Weighted average cost of capital
A firm’s ‘weighted average cost of capital’ (or WACC) is a financial metric used to measure the cost of capital to a firm. It is a weighted average of the firm’s cost of debt and its cost of equity.
When to use it
- To decide what discount rate to use in capital budgeting decisions.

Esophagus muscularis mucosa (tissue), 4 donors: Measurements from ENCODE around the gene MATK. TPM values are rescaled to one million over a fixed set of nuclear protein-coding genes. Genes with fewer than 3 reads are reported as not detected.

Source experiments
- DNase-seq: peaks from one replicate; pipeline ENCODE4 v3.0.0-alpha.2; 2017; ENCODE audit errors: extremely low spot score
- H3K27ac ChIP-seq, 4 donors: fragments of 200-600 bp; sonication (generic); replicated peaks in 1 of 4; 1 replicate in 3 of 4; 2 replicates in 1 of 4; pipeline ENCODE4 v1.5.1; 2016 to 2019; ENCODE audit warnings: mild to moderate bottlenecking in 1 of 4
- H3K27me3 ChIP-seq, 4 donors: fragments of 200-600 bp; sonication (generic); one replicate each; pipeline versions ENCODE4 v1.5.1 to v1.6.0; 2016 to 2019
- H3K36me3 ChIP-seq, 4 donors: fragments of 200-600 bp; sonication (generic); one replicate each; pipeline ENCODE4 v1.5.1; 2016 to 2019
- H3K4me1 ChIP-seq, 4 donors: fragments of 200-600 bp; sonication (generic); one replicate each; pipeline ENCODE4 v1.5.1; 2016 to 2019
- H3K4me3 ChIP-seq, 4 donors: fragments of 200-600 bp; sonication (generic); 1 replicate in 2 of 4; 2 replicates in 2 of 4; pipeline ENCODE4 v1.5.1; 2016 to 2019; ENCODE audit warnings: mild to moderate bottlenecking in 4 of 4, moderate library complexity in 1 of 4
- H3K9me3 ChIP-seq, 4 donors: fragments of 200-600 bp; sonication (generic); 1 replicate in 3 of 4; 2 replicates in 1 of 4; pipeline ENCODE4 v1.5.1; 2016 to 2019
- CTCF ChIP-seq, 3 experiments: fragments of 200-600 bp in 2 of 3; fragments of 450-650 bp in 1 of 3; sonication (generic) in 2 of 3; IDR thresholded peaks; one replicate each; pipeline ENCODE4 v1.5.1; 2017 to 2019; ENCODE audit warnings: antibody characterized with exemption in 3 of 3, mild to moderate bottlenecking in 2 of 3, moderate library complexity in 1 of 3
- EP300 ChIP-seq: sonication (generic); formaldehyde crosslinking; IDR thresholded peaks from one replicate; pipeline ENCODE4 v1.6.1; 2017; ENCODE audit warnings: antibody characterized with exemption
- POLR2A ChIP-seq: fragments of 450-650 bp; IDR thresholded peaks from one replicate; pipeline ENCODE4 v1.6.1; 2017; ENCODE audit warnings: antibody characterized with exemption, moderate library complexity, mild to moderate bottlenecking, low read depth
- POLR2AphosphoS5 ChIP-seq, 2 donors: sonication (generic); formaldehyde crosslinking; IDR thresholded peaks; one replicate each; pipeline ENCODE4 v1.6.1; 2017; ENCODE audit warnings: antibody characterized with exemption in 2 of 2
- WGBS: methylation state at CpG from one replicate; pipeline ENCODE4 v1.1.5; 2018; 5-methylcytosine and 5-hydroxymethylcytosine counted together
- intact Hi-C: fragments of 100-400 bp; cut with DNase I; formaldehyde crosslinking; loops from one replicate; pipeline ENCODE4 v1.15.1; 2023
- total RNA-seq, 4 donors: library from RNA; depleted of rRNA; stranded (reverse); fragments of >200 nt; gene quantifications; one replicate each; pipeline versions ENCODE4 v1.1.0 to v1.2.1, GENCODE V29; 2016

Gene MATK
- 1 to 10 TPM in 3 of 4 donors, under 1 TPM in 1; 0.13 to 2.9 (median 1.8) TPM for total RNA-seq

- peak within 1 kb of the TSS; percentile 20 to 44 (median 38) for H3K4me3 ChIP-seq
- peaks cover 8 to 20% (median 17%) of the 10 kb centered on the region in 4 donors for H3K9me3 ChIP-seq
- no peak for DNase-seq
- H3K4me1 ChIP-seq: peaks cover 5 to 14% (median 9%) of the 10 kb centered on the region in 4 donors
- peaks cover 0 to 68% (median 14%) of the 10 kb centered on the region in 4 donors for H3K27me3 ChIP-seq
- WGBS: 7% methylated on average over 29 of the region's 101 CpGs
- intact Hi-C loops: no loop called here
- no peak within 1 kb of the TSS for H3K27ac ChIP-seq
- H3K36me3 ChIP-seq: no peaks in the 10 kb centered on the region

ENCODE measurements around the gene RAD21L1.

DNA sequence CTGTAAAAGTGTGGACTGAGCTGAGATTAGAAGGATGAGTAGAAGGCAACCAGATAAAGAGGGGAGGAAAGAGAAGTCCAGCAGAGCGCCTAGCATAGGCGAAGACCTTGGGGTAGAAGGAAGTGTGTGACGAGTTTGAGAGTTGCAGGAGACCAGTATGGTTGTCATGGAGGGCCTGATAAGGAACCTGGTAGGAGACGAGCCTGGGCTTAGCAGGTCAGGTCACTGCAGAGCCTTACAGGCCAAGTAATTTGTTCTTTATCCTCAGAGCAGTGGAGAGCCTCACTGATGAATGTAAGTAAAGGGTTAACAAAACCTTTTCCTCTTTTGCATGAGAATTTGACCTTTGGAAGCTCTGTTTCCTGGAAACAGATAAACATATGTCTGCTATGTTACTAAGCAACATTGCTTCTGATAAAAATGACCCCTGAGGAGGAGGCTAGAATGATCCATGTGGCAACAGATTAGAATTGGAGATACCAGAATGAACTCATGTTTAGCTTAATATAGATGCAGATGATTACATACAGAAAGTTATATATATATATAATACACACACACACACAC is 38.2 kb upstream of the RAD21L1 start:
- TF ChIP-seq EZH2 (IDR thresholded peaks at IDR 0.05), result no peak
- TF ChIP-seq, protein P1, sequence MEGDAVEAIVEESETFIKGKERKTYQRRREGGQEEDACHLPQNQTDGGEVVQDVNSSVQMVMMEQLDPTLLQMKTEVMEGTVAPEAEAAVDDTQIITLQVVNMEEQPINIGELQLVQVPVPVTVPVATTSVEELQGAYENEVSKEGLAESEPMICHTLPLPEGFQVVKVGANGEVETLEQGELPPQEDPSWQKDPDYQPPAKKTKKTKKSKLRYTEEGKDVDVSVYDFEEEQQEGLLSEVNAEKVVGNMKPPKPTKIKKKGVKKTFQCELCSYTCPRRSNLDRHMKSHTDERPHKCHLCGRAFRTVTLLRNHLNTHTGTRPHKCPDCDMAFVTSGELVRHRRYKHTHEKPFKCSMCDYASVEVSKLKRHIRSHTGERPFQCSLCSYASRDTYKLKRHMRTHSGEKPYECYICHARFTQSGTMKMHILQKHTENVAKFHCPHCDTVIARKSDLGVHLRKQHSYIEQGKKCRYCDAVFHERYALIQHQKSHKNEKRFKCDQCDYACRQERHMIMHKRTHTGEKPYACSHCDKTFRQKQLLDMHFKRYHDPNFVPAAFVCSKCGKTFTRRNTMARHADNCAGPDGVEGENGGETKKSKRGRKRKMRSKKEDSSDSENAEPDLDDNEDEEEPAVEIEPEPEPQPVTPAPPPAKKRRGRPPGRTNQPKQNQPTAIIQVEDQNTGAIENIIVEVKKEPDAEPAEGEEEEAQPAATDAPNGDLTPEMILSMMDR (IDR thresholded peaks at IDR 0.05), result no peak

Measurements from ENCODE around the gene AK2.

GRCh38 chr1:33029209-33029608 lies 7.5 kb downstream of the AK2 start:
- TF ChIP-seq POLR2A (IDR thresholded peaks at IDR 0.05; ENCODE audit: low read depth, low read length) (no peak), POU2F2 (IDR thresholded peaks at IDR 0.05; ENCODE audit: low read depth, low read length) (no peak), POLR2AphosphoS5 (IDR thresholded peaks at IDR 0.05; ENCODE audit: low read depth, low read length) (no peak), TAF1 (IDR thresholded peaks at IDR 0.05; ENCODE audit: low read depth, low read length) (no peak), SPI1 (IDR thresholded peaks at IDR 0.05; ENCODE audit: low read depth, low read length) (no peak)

- To evaluate potential investments.
The term ‘cost of capital’ was first used in an academic study by Ferry Allen in 1954: he discussed how different proportions of equity and debt would result in higher or lower costs of capital, so it was important for managers to find the right balance.
However, this informal analysis was eclipsed by Modigliani and Miller’s seminal paper, ‘The cost of capital, corporation ...